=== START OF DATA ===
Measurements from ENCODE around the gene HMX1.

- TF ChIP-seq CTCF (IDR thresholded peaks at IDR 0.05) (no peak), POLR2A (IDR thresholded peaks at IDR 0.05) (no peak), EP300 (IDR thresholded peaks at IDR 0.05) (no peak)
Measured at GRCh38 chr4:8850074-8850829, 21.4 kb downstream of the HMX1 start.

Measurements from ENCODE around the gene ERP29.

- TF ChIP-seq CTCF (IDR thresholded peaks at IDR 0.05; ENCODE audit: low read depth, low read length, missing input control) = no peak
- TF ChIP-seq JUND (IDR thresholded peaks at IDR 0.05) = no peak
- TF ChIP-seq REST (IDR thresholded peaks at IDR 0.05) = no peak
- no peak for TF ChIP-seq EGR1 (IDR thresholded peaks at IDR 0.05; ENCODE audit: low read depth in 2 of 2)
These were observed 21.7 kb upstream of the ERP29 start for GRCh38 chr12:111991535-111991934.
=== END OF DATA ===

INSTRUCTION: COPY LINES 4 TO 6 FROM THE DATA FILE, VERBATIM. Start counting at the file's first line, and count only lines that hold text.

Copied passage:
Measurements from ENCODE around the gene ERP29.

- TF ChIP-seq CTCF (IDR thresholded peaks at IDR 0.05; ENCODE audit: low read depth, low read length, missing input control) = no peak
- TF ChIP-seq JUND (IDR thresholded peaks at IDR 0.05) = no peak